There Is No Excuse for a Bad Attitude

Filed in Living by on August 4, 2016 0 Comments

Buck O'Neil 2There are a lot of people walking around with a bad attitude about life. “Woe is me, I’m always getting screwed. I deserve better!” They constantly play the role of victim.

If you know someone like this, and I’ll wager you do, consider sharing with them the story of Buck O’Neil.

Buck O’Neil was born in 1911. Being an African American in racially segregated Florida, he was initially denied the opportunity to attend high school. After working for a year in the fields, he moved to a relative’s home in another city and was finally allowed entrance to high school. As an adult he developed into an outstanding baseball player, yet was relegated to playing in the Negro League his entire career. He batted .288 over 14 seasons, including five seasons over .300, but still was never was given the opportunity to play in the Major Leagues. He dismissed this and other slights to his having a “beautiful tan.” After his playing career ended, he managed a team in the Negro League for several years, after which he finally obtained some vindication, being named the first African American coach in the Major Leagues in 1962.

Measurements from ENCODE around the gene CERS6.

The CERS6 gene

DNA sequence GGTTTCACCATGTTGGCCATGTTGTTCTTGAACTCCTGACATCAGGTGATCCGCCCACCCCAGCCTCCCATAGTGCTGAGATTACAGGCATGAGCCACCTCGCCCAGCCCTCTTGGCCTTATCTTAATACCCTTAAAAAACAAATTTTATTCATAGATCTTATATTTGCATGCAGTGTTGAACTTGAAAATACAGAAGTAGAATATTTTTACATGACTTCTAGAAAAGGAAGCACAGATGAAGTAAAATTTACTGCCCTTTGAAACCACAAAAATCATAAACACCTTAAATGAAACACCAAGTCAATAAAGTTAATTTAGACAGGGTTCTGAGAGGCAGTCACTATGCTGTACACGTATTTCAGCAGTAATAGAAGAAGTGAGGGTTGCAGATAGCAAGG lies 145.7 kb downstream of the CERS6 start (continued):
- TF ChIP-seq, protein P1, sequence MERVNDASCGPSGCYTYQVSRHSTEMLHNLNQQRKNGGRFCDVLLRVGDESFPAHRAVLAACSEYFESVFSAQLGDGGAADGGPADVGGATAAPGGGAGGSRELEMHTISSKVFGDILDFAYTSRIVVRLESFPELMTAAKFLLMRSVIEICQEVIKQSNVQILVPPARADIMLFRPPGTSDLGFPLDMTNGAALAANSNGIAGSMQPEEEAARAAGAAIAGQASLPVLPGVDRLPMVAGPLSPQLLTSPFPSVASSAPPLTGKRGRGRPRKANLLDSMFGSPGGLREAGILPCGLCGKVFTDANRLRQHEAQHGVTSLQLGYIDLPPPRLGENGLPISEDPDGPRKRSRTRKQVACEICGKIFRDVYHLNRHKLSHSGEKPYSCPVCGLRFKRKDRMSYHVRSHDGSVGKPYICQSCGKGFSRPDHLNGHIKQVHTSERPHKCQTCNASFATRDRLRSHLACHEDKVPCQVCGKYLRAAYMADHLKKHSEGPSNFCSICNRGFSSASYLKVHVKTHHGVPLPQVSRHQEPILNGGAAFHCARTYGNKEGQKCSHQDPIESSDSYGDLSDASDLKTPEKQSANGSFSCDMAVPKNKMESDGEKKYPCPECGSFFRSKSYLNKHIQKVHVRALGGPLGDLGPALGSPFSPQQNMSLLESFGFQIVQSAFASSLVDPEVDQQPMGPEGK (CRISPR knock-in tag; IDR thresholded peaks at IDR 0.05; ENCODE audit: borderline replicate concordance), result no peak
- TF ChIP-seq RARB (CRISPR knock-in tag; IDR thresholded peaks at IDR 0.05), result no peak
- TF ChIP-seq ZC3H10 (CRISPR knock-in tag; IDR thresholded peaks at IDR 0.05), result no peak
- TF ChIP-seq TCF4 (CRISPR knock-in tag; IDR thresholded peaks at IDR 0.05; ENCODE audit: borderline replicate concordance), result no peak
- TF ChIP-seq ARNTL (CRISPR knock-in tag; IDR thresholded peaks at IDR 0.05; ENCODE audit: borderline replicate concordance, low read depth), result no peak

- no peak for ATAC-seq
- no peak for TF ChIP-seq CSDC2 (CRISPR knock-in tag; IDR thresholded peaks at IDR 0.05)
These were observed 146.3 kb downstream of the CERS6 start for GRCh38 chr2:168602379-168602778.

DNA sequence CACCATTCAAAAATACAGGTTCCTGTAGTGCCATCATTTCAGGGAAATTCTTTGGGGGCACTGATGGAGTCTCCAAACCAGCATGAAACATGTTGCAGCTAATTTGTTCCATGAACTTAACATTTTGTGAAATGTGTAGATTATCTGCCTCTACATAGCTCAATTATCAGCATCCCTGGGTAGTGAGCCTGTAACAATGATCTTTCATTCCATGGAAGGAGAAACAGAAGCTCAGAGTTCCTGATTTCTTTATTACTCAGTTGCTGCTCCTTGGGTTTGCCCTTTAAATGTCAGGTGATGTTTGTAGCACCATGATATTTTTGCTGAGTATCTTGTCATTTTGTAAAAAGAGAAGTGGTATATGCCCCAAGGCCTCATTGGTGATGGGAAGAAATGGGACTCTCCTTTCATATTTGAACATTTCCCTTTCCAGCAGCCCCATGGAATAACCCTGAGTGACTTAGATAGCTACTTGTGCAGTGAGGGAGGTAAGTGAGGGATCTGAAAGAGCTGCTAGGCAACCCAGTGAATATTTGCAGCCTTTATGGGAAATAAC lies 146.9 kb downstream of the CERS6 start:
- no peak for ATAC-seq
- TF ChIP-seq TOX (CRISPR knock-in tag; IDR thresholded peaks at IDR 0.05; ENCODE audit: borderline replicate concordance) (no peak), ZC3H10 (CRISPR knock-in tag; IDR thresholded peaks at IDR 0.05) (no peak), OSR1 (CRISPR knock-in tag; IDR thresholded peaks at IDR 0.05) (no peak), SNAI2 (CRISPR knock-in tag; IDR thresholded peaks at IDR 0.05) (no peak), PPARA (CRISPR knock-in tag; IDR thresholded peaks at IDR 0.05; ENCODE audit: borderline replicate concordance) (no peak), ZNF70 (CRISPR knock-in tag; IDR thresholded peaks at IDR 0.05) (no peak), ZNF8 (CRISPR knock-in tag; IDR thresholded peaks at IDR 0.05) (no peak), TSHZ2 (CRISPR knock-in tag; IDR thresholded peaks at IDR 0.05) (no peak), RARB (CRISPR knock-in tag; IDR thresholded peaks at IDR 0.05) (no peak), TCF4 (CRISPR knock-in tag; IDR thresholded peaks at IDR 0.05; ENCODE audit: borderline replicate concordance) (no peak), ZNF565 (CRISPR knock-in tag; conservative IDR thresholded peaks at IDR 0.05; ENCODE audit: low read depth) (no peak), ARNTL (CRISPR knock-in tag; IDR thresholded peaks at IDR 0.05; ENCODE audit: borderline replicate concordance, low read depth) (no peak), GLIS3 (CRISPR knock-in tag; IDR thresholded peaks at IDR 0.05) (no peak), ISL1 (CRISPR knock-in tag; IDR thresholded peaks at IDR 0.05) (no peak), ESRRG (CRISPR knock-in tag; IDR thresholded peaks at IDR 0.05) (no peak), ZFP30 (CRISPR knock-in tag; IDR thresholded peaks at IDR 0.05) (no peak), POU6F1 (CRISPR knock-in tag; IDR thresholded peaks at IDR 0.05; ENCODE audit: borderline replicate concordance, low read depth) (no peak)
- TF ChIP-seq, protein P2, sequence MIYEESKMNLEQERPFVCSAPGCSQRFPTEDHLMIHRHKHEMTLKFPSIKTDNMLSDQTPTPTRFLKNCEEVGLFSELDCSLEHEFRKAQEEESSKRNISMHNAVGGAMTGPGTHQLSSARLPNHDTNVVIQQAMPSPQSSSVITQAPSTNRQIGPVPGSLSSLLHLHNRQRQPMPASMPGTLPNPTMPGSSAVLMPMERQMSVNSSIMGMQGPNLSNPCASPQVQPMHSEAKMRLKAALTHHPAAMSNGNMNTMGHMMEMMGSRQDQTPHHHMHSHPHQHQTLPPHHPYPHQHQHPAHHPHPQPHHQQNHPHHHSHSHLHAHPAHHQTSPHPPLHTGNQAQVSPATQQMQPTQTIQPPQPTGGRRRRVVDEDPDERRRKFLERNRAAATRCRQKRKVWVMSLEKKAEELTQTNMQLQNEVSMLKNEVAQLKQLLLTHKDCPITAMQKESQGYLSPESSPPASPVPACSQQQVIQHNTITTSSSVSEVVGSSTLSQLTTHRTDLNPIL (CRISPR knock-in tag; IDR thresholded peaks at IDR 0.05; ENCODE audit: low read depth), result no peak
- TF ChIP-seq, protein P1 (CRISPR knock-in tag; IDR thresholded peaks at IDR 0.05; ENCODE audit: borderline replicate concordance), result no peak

You would think Buck would be bitter, given that he was denied so many opportunities during his life, but he always maintained a positive attitude. Joe Posnanski, in his book The Soul of Baseball, relates the story of a game in Houston he and Buck attended together. At the end of an inning Houston’s right fielder tossed a ball into the stands, intended for a youngster. A man leaped in front and snatched away the ball, and Joe seethed. Buck smiled and told Joe not to be too hard on the man. “He might have a kid of his own at home, and just wanted the ball for him.” Buck was willing to give this man the benefit of the doubt. It was just his way.

What an amazing guy Buck O’Neil was. He gave all of us something to aspire to, wouldn’t you agree?

About the Author ()

TIM MCINTYRE retired in 2004 from his position as president of Applied Systems after facilitating a successful sale of the company. At only forty-six years old, he made the unusual decision to fully retire to pursue other interests and simply enjoy free time. As a hard-driving Type A personality, this turned out to be a significant challenge for the Notre Dame and University of Chicago-educated MBA, CPA, and Certified Cash Manager.

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